The virus then went underground. Since being identified by modern genetic analysis techniques, virulent outbreaks have been recognised in Greece and the Balkans, and a much milder form has been found in Scandinavia, large areas of the former Soviet Union, and in various scattered parts of Europe. In South Korea, 13 per cent of rats tested in Seoul carried antibodies to the virus, and a global study has since found antibodies in rats in North and South America, Australia, Asia and Europe. A related cousin of the virus has been found in 80 per cent of adult rats tested in Baltimore.

A health worker in a biocontainment suit holding infected child in the Democratic Republic of the Congo

Although there have been no known Hanta outbreaks in the east coast of the US, some scientists speculate that the virus may be partly responsible for the high level of kidney disease among inner-city residents of Baltimore. One per cent of kidney dialysis patients at one Baltimore hospital tested positive for Hantaviruses antibodies.

Australia has also spawned its own deadly emerging virus last year. On September 21 in Hendra, near Brisbane, 21 racehorses at the stables of trainer Vic Rail fell ill, running up temperatures of 41 degrees. They had difficulty breathing and were spluttering a bloody froth from their mouths and noses. Fourteen died within

48 hours of presenting the symptoms, and Mr Rail and his stable hand also came down with a respiratory illness.

Scientists at the CSIRO’s Australian Animal Health Laboratory in Geelong, an imposing concrete bunker that is one of the world’s most advanced infectious-disease centres, worked around the clock to find the cause. Mr Rail died during the search, raising the stakes and confirming the researchers’ worst fears — this was a completely new bug that could “jump” to humans. A panic was triggered in the horse industry across the country, and races were cancelled.

Seven days after the outbreak was reported, the Geelong scientists identified a deadly new virus, and developed a testing method to detect it. Over the following few months, more than 2500 horse samples and 150 human samples were tested, but the virus was not found. Although it appears to have disappeared, researchers warn that it is a dangerous new disease, capable of killing rapidly.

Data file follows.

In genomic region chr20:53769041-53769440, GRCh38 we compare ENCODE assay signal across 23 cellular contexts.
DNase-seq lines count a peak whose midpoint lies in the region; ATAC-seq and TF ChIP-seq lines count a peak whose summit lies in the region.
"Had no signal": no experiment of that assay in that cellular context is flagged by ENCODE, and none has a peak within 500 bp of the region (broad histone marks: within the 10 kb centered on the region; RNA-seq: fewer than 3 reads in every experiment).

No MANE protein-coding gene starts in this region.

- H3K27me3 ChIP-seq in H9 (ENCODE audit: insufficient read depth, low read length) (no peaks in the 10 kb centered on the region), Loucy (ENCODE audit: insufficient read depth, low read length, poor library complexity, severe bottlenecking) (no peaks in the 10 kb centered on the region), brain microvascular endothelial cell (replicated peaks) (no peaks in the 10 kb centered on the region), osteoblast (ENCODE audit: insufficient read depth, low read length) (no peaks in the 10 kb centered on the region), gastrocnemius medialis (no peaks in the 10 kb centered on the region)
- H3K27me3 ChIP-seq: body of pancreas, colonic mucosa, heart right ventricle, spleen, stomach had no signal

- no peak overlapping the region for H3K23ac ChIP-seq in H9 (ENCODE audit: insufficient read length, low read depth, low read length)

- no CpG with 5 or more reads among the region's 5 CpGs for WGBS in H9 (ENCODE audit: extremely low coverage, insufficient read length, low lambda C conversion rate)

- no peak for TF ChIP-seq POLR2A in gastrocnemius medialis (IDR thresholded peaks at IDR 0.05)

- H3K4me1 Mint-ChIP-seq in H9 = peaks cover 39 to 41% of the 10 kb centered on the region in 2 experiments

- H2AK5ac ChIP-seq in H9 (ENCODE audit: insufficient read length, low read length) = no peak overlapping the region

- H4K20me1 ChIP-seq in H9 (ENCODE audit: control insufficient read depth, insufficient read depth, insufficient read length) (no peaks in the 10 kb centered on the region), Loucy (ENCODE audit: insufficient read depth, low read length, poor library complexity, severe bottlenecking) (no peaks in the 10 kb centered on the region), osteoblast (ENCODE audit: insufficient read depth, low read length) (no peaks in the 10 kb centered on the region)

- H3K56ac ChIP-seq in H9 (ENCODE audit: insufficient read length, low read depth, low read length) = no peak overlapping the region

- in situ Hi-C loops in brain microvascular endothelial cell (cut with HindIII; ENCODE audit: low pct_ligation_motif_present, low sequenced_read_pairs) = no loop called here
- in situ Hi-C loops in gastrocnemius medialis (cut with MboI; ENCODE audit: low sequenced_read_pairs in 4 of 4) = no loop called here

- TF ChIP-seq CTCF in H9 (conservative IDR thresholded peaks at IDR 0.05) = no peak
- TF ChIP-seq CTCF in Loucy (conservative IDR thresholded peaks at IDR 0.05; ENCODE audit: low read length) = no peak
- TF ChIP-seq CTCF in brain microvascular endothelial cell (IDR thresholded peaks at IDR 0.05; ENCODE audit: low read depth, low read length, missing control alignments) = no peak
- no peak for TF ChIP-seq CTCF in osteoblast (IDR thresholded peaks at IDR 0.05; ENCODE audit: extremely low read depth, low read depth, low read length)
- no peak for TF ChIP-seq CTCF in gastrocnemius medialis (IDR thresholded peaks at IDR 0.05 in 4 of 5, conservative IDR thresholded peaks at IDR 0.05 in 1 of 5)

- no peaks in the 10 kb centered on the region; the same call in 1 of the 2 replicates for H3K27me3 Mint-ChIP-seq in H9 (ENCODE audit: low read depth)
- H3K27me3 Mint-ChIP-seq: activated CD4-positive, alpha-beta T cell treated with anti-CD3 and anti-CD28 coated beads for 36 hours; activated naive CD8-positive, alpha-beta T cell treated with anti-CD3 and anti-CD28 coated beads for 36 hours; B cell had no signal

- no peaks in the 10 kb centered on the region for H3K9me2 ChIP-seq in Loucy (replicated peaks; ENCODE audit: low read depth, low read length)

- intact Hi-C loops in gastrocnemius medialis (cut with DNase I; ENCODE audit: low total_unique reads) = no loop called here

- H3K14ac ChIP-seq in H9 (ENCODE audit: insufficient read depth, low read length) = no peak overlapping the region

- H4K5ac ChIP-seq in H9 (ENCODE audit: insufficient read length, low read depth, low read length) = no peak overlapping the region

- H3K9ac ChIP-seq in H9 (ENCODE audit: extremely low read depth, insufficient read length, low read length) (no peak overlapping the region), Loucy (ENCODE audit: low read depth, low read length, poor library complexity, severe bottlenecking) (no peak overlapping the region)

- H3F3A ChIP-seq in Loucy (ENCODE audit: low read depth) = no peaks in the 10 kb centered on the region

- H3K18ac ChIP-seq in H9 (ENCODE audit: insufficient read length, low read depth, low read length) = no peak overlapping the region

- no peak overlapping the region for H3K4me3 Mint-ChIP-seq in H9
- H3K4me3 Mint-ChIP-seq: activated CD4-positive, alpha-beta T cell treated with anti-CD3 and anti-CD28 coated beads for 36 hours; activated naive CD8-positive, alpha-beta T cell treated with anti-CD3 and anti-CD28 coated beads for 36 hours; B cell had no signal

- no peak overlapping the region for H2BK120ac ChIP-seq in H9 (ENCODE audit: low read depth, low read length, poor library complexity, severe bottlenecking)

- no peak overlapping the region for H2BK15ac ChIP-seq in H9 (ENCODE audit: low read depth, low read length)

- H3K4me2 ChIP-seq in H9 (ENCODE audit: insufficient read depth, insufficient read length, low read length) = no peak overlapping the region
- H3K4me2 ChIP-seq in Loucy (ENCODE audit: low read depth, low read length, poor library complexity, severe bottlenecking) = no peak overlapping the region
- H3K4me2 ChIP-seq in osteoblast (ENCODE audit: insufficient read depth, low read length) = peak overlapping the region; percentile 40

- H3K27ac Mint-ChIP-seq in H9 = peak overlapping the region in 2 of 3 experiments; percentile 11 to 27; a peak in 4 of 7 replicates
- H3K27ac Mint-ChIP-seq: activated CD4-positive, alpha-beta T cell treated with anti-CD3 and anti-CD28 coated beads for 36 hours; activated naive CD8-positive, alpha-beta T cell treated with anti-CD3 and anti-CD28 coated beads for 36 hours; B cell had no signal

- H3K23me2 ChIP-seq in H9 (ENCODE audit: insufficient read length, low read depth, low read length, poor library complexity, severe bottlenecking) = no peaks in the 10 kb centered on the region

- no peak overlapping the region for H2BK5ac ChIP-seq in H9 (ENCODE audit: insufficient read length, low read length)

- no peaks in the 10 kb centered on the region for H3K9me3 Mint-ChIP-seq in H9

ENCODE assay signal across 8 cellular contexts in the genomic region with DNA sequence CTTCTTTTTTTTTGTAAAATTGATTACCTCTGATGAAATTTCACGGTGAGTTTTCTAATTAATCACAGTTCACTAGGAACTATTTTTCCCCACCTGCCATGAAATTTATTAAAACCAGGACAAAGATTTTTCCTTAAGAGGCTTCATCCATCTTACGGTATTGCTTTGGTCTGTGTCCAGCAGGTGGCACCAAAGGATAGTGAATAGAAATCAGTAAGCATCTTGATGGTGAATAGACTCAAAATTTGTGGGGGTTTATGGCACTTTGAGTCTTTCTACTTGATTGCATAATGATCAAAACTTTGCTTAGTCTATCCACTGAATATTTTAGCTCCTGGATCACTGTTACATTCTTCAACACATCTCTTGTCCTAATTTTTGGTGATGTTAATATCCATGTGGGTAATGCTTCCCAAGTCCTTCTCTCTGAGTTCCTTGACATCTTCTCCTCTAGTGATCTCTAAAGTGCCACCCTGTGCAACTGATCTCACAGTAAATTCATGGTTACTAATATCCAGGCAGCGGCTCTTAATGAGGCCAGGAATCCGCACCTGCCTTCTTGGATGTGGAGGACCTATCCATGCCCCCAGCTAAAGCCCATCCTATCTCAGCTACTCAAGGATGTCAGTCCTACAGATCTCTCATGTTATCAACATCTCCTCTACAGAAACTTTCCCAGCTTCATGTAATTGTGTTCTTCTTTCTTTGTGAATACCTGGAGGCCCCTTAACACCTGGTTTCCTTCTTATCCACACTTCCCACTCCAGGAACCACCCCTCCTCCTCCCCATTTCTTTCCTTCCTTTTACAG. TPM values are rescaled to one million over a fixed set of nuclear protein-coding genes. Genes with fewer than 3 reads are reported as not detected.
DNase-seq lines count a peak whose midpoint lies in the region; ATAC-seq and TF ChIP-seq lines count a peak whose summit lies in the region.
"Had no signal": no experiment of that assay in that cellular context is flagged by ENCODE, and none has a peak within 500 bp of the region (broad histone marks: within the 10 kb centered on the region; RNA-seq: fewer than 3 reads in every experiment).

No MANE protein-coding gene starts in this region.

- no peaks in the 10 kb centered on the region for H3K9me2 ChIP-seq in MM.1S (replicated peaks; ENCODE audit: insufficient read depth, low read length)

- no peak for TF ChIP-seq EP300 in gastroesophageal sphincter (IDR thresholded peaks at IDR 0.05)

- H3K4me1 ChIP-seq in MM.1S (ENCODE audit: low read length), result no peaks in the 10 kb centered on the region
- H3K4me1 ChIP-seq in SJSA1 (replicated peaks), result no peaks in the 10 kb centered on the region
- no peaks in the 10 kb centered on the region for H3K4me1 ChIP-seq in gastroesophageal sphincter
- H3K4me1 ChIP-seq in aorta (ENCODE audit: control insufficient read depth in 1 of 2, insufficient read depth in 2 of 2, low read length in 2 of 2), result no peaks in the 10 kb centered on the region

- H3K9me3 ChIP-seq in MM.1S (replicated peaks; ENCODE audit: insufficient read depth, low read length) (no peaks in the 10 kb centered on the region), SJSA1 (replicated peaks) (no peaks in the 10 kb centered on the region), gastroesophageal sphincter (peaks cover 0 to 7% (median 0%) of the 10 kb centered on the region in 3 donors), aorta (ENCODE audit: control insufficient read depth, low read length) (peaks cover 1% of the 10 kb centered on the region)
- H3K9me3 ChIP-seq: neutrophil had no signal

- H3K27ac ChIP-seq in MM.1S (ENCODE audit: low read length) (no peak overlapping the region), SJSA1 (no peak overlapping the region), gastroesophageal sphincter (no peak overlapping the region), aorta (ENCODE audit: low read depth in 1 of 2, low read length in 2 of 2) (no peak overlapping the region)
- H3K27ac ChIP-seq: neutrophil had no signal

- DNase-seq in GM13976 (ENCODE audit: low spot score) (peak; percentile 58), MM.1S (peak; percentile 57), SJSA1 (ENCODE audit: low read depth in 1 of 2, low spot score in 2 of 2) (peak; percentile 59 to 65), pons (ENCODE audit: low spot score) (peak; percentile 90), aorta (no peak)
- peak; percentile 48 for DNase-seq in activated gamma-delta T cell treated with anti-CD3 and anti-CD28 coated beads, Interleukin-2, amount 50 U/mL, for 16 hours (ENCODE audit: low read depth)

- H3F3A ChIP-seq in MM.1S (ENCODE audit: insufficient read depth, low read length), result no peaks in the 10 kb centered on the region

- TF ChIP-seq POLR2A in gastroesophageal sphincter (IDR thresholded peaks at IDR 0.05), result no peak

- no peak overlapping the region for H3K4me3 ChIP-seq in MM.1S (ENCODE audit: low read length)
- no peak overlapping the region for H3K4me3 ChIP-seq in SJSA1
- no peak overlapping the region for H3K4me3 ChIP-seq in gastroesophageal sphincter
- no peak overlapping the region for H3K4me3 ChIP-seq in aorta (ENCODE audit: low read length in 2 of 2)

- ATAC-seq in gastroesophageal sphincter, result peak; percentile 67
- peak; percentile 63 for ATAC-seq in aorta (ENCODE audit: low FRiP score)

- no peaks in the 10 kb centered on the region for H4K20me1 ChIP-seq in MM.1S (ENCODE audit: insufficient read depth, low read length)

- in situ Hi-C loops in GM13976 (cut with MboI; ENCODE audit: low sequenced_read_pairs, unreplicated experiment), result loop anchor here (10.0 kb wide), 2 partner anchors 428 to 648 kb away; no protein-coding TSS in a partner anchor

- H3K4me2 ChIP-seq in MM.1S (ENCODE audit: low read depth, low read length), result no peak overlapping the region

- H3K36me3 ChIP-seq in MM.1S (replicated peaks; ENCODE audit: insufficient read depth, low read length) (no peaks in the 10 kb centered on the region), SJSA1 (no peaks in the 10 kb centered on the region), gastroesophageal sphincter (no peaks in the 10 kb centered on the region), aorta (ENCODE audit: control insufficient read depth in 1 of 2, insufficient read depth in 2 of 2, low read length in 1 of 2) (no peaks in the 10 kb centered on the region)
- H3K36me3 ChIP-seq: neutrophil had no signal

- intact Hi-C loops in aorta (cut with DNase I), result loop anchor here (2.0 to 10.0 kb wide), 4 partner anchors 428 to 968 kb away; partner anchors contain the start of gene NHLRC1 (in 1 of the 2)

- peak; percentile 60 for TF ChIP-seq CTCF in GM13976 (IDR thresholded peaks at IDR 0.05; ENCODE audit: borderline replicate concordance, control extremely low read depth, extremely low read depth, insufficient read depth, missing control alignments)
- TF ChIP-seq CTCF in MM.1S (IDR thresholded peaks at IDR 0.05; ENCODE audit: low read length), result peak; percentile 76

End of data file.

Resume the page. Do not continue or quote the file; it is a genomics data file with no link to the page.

“Once it’s in your body, it’s extremely virulent. Really virulent,” says Dr Allan Gould, a molecular biologist at the Geelong facility whose genetic sequencing of the bug pinned down the culprit as a completely new virus. “The thing that stopped this from being a major catastrophe is the fact that it’s not very contagious.”

But Gould, along with other scientists interviewed, warned that these viruses are extremely unpredictable. Ebola, Marburg, Hanta, Lassa and the Australian Equine morbillivirus are all RNA viruses — viruses which mutate rapidly because they lack a “proofreading” ability during replication.

Each outbreak can represent a different strain, perhaps more deadly or more contagious than its predecessor. A virulent Ebola-like virus, if transmissible via airborne particles like the Reston strain but (unlike the Reston strain) was also lethal to humans, could rapidly grow into a global epidemic. HIV, also classed as an emerging virus, was one genie that could not be put back in the bottle once it escaped. 

ALREADY, ANTIBODIES to variants of Ebola have been detected in monkeys arriving in Western laboratories from Indonesia and the Philippines, and tests in the Philippines have found antibodies in monkey handlers working for researchers and in the bloodstream of villagers and macaques on Mindanao.

Shortly after the resumption in 1990 of monkey shipments to the Reston laboratory — site of the only recorded US outbreak of Ebola in 1989 — more than 80 per cent of the animals developed Ebola within months of arrival. The infection became so widespread, reaching other unconnected rooms, that all of the laboratory’s animals had to be sacrificed.

Scientists do not know the link between the Ebola variants in Asian monkeys and the prevalence of Ebola in Africa or where the virus resides between out-breaks. The Reston outbreak suggests the Asian variants may not be fatal to humans: no-one knows for sure.